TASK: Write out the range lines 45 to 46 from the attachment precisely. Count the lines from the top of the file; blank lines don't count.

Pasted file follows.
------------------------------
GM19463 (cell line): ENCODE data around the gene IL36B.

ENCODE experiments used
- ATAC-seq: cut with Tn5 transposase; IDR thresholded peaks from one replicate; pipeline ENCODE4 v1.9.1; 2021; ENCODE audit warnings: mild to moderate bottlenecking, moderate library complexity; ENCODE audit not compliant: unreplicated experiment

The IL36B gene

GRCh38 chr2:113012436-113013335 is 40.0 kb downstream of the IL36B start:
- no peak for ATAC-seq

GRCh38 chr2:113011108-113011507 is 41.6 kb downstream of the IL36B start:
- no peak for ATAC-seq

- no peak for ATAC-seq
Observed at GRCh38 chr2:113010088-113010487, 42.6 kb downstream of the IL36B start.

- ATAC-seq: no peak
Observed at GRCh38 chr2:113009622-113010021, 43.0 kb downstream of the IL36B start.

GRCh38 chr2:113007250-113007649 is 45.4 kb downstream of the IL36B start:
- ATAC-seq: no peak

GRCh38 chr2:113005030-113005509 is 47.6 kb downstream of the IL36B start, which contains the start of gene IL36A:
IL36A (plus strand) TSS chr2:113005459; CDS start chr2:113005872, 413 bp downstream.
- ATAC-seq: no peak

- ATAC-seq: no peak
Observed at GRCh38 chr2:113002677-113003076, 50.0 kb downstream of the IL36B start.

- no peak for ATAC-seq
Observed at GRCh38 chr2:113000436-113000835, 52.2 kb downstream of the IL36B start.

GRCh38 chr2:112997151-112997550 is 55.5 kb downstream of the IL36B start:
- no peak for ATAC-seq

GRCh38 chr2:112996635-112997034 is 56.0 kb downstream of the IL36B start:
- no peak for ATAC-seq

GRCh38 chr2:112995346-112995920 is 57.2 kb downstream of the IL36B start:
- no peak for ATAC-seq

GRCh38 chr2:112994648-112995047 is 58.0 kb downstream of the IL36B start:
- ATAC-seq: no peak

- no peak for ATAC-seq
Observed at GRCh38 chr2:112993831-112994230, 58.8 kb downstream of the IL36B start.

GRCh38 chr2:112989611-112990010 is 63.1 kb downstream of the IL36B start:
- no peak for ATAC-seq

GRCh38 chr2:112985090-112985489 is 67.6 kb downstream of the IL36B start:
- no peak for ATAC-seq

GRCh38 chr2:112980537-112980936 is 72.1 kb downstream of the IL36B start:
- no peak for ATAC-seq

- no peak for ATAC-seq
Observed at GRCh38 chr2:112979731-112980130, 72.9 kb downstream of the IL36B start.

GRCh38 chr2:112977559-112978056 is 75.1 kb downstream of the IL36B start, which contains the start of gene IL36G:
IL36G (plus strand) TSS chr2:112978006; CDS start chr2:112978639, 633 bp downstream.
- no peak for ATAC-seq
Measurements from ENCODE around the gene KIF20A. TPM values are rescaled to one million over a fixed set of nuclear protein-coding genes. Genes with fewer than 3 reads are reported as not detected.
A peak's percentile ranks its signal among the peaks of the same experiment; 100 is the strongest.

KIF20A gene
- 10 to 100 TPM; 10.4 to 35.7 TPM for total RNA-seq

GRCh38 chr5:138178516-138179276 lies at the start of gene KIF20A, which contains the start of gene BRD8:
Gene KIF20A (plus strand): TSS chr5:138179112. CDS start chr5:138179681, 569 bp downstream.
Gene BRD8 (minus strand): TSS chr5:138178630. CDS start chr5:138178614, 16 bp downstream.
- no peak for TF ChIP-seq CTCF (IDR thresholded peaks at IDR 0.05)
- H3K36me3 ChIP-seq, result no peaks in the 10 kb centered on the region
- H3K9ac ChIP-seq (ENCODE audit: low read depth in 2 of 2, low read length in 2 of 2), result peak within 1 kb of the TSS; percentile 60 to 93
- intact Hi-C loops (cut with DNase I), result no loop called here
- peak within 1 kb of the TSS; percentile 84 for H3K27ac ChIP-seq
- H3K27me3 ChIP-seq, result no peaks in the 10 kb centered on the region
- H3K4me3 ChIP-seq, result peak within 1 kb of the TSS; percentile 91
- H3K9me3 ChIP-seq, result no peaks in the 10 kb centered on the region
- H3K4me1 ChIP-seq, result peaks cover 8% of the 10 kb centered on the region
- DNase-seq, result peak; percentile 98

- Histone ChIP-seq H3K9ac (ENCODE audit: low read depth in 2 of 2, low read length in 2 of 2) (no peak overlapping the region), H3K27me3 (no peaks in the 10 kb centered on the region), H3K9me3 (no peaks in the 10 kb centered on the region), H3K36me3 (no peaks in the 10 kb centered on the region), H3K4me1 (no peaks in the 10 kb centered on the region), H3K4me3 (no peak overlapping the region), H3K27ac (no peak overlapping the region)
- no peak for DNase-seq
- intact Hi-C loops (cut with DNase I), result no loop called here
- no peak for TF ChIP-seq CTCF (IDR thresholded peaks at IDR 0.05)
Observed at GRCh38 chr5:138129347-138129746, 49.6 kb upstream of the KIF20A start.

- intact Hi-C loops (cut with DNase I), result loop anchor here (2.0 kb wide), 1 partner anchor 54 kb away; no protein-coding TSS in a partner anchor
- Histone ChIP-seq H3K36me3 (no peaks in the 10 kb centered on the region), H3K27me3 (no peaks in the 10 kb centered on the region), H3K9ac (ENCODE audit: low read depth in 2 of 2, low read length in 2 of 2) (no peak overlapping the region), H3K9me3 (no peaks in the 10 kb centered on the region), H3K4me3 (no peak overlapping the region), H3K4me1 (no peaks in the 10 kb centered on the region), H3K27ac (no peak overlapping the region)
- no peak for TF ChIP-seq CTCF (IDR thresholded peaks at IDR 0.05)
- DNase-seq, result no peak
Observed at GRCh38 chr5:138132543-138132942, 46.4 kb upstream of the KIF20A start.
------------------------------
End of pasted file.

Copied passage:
KIF20A gene
- 10 to 100 TPM; 10.4 to 35.7 TPM for total RNA-seq